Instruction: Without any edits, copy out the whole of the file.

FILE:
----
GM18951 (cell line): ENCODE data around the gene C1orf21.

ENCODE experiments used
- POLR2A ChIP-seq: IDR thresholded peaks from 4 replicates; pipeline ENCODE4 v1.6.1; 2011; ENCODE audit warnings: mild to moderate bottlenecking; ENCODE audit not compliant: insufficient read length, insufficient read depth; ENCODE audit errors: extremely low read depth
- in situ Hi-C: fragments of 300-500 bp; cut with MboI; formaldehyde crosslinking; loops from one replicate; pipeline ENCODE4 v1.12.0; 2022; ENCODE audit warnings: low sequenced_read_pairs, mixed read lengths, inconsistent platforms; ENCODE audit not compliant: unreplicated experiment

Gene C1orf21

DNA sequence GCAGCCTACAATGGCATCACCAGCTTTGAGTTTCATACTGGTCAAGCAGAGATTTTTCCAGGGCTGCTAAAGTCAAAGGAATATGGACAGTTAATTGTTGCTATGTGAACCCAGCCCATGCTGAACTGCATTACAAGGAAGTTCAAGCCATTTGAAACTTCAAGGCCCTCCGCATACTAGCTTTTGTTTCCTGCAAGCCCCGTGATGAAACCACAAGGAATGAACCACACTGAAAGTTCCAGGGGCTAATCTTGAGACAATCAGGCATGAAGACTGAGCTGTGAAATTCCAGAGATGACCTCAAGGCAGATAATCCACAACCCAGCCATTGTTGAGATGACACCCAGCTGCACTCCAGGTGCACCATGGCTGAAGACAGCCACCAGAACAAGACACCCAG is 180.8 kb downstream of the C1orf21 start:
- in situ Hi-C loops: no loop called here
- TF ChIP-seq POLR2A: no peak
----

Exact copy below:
GM18951 (cell line): ENCODE data around the gene C1orf21.

ENCODE experiments used
- POLR2A ChIP-seq: IDR thresholded peaks from 4 replicates; pipeline ENCODE4 v1.6.1; 2011; ENCODE audit warnings: mild to moderate bottlenecking; ENCODE audit not compliant: insufficient read length, insufficient read depth; ENCODE audit errors: extremely low read depth
- in situ Hi-C: fragments of 300-500 bp; cut with MboI; formaldehyde crosslinking; loops from one replicate; pipeline ENCODE4 v1.12.0; 2022; ENCODE audit warnings: low sequenced_read_pairs, mixed read lengths, inconsistent platforms; ENCODE audit not compliant: unreplicated experiment

Gene C1orf21

DNA sequence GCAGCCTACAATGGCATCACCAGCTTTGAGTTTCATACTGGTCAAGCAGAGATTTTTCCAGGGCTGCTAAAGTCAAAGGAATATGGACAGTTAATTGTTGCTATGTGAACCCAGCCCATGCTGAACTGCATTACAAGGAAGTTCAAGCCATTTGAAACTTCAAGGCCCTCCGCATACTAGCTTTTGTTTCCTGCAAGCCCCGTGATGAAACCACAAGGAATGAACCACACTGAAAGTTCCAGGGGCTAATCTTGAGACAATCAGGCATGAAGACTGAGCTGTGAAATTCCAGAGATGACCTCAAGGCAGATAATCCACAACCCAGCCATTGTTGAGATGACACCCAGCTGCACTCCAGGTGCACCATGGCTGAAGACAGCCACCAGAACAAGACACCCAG is 180.8 kb downstream of the C1orf21 start:
- in situ Hi-C loops: no loop called here
- TF ChIP-seq POLR2A: no peak